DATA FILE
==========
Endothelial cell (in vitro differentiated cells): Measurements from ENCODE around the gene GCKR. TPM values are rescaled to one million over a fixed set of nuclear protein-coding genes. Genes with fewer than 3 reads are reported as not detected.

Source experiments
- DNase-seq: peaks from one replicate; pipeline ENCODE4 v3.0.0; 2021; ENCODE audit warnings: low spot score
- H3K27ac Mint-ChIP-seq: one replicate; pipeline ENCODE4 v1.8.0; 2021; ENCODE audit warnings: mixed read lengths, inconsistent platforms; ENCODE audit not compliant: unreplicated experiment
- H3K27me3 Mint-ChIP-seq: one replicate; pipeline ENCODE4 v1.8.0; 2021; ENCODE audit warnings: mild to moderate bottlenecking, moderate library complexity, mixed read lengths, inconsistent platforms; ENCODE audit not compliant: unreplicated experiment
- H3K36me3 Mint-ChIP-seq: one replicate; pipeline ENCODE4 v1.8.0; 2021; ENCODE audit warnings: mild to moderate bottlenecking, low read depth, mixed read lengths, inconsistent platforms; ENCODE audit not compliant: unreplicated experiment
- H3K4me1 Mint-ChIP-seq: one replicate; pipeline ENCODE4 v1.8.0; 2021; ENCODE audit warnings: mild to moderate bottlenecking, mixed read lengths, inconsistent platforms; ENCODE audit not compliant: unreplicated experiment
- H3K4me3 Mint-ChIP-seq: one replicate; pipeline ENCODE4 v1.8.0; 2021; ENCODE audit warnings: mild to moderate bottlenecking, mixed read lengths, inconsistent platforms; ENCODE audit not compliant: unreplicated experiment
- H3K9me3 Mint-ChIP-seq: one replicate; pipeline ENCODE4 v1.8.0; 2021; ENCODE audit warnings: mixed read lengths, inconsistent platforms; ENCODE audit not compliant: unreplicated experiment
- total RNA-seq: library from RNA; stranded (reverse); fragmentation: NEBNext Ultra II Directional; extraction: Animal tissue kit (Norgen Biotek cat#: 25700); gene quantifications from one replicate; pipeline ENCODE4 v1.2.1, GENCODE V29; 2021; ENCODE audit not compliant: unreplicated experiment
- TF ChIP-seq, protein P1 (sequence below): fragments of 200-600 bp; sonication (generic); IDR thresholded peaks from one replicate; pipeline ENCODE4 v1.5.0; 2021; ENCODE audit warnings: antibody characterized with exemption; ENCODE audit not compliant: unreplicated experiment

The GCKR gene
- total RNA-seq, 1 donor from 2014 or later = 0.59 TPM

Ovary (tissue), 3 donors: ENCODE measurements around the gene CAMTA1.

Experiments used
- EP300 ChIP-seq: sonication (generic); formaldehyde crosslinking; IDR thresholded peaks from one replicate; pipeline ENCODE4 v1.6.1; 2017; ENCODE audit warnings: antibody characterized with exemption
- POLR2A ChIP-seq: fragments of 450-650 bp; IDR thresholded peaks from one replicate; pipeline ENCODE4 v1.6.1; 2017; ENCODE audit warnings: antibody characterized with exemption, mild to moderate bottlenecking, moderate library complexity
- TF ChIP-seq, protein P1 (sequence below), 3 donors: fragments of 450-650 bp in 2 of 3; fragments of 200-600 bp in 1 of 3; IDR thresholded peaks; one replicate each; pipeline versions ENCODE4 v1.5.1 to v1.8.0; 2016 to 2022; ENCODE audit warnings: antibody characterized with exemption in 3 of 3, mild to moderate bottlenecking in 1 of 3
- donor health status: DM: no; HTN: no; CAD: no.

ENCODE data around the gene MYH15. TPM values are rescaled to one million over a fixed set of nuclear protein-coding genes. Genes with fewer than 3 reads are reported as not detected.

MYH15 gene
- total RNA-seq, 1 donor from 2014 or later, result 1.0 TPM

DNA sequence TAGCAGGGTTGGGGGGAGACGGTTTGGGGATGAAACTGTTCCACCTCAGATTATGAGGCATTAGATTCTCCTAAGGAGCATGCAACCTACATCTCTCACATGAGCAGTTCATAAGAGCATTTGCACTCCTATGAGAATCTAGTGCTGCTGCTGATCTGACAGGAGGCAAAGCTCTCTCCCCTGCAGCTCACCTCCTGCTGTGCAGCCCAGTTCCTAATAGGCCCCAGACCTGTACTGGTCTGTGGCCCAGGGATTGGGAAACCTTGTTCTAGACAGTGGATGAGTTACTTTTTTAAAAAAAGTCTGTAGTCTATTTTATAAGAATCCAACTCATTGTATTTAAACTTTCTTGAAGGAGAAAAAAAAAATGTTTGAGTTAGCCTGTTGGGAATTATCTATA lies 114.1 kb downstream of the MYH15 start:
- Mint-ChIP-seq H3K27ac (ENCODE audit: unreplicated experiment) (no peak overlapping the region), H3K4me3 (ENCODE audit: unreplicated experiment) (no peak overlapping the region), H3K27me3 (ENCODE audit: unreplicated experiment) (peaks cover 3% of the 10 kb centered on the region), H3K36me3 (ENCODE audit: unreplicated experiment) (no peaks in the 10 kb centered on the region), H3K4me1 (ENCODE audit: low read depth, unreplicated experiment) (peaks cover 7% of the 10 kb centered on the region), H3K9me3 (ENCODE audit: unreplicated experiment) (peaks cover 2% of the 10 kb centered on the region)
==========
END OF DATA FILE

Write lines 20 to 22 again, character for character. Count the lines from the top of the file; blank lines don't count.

ENCODE data around the gene MYH15. TPM values are rescaled to one million over a fixed set of nuclear protein-coding genes. Genes with fewer than 3 reads are reported as not detected.

MYH15 gene
- total RNA-seq, 1 donor from 2014 or later, result 1.0 TPM